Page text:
Worried about homeschooling
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|Thu, 08-05-2010 - 6:35pm|
A lot of you will probably recall that David (12) has had a really tough time with school over the past couple of years, and that one of the biggest issues was homework.
Towards the end of this past school year, we decided to take him out of public school and do homeschooling. I didn't feel like we really had much choice, to be honest. As long as he was enrolled in public school, we were in danger of getting in trouble for his truancy, because we couldn't ever get him into the car to take him to school in the first place.
So far, it's just been an extended summer break for him. I've done a fair amount of research as far as what kind of curriculum we'll have. Luckily, our state is pretty lax as far as how we choose to do things.
I found this online math curricula, called ALEKS. I like the way it looks, and I thought it might be a good option for him. I was looking at a free preview, and there is short placement test, to help decide which level to start at. I got it all set up, and asked him to come and take a look, just for a few minutes. He did the first problem, although not with the good attitude I was hoping for. It didn't require any real thinking, other than learning how to type in the answer in the correct format. The second one showed a grid of 100 squares with a certain number of them filled in. It asked was the percentage of filled in squares was. He became all uppity about having to count the squares. He refused to make any effort to work out how many squares were filled in, so I worked it out for him, and said if he agrees that it's 50%, to type that in. He sat there and typed, "5.1349342" and all kinds of garbage like that. Finally he did it right, banging the heck out of MY keyboard in the process. Lastly, we went to the next question, which was "convert 20/7 to a mixed number." He immediately became oppositional, and refused to even try it. I told him if he doesn't remember how to do it, he should press the "I haven't learned that yet" button, and that will let the assessment know that he needs work on it. He said, "I can't push that button, because I HAVE learned it. I just don't remember it!"
I should have just smiled calmly, and said, "Let's just put this away for now." But no. It felt like we were reliving every bit of homework we ever had to deal with (the wounds still haven't healed), and I felt a sudden surge of panic. Since I took him out of school, I can't even have a proper conversation with anyone in my family anymore because they have no faith in my ability to do right by him. Now here he is, proving them right.
So my response was to give him a tearful, shrill lecture along the lines of, "Jane Austen once said that nothing kills the spirit like poverty, and THAT'S exactly where people who can't get through high school end up! Poverty! Your father and I both have college degrees and it's hard enough for us, blah blah blah!" while he yelled at me to shut up. It was just like an afternoon of homework at regular school.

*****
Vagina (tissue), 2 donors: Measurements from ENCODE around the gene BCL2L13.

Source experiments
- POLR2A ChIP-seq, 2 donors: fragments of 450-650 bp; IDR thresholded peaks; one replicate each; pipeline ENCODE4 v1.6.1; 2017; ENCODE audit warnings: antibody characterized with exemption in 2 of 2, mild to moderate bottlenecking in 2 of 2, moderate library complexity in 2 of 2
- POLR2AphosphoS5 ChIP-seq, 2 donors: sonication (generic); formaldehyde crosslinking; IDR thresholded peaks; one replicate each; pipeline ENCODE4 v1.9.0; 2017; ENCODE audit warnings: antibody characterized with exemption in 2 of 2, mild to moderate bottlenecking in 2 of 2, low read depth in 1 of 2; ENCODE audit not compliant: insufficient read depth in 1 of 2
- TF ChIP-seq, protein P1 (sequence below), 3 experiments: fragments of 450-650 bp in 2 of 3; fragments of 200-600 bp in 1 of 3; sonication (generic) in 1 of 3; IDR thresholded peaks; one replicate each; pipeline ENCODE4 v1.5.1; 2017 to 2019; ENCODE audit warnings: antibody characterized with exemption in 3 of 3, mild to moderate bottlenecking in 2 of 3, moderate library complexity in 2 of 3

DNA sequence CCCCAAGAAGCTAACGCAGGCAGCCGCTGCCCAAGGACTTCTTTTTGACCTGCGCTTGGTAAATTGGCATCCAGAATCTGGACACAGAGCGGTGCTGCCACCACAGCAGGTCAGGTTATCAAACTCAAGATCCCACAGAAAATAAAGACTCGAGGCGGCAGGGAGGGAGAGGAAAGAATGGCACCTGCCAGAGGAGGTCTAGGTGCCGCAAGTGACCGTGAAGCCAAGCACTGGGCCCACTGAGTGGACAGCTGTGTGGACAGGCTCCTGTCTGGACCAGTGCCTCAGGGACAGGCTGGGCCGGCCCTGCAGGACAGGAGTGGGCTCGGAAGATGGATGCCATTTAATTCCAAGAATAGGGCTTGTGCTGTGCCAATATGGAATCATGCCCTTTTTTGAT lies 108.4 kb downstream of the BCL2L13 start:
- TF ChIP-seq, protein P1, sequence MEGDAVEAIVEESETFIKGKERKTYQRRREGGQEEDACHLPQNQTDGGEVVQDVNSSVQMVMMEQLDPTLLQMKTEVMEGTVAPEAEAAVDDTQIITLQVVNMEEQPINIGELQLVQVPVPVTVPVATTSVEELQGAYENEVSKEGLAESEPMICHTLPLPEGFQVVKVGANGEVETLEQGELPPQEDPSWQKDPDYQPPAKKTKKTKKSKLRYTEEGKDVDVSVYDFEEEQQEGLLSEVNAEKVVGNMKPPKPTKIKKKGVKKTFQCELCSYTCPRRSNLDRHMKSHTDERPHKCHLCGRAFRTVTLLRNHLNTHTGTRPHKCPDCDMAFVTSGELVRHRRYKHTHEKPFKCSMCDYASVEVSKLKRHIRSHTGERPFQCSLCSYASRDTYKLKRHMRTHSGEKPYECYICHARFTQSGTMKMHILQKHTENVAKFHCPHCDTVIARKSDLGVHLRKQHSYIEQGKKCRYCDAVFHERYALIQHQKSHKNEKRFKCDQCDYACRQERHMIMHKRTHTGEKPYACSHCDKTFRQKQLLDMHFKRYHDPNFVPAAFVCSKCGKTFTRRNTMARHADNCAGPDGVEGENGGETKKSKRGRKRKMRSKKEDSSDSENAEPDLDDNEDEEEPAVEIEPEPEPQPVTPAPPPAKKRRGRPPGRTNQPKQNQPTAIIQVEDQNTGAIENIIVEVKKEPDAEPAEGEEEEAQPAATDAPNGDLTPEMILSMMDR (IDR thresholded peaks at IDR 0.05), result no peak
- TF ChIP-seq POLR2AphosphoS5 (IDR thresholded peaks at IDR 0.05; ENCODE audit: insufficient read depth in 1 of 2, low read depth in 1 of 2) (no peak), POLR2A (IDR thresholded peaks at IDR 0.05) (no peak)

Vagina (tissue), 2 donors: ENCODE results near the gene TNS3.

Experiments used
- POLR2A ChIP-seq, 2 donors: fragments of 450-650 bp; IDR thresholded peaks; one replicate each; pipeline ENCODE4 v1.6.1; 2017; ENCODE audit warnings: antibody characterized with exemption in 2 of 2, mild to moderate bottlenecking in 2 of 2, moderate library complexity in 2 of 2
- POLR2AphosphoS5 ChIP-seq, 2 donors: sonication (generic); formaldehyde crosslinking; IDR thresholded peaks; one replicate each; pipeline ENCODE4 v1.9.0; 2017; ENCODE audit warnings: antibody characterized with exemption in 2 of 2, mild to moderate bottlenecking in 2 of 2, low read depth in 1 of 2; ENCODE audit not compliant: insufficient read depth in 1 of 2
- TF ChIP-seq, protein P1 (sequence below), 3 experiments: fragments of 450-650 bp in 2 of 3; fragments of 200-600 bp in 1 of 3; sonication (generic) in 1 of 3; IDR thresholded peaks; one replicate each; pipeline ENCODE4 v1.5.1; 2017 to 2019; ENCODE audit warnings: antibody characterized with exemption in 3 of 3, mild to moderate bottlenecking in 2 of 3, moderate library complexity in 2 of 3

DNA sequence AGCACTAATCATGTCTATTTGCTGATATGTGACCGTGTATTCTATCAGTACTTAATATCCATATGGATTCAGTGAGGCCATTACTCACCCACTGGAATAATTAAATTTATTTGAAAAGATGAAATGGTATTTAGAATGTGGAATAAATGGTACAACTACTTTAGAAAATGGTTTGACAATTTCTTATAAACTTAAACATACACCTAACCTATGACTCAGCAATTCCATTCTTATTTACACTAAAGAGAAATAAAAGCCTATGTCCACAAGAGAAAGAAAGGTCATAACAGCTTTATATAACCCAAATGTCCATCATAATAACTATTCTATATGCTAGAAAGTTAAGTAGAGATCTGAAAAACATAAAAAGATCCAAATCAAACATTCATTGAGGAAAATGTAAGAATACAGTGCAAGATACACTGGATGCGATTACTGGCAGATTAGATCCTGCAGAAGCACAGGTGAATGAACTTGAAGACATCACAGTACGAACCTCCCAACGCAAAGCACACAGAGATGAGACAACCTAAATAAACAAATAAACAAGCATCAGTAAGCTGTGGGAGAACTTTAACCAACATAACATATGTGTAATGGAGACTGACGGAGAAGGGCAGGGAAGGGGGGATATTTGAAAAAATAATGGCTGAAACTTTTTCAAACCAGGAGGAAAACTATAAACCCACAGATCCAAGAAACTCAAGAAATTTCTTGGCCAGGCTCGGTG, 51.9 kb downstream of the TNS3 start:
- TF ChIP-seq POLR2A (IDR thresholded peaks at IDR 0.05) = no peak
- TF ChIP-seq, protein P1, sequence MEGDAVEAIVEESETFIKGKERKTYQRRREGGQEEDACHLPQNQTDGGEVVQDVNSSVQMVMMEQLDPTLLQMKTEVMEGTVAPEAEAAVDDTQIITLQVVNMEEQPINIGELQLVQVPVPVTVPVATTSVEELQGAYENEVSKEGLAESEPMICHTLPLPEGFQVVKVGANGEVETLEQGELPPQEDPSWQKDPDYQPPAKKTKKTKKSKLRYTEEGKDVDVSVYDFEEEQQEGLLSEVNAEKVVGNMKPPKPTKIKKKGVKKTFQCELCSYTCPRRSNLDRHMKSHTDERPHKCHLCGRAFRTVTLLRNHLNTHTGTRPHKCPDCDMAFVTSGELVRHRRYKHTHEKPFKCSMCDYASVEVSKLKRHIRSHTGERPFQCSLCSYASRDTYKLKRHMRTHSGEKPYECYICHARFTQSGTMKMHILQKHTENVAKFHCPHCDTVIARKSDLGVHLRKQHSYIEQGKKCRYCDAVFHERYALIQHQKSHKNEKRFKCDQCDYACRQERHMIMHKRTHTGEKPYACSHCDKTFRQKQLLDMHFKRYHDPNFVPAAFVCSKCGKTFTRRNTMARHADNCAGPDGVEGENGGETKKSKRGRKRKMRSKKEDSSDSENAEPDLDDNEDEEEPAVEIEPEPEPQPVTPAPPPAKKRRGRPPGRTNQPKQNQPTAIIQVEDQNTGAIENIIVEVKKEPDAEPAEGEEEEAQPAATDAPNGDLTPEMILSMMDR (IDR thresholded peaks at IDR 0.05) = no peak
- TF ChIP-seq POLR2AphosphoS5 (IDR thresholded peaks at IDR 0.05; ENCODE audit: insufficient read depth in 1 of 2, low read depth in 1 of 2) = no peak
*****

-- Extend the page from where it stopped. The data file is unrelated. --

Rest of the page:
In retrospect, I realize I didn't have to let it get to me so much. These months were supposed to be our "unschooling", so I regret that I even brought it up at all. But the reason I took him out of school in the first place is that the constant stress was destroying our family. Homeschooling is our last hope. I can't afford to have it go badly.
I know there's no requirement to do this particular math program, although it's the only one I can find that goes into higher levels. There's little chance that he'll actually have to use quadratic equations or derivatives in his daily adult life, but he will have to have a brain that has learned how to think. That's what math does, and why I'm a big fan of learning math.
In all fairness to him, nearly everything I learned in middle school and high school went in one ear and out the other, just long enough for me to pass a test. At his age I still cared about grades, but in high school I figured that since the teachers were dopeheads and perverts, impressing them wasn't so important. As an adult, when I needed or wanted to relearn stuff, I put in the effort and learned it. I trust that he'll learn and grow according to what he's interested in and motivated by. I know I can't force any of it. The problem is that he's interested in and motivated by such a narrow range of things, and only on his terms. Everything else, he vehemently rejects.
And of course, if he does poorly in anything, now people can say, "Well, it's his mother's fault because she took him out of school." That puts the pressure on, certainly. The fact that he was on his way to getting and ulcer because of school doesn't count.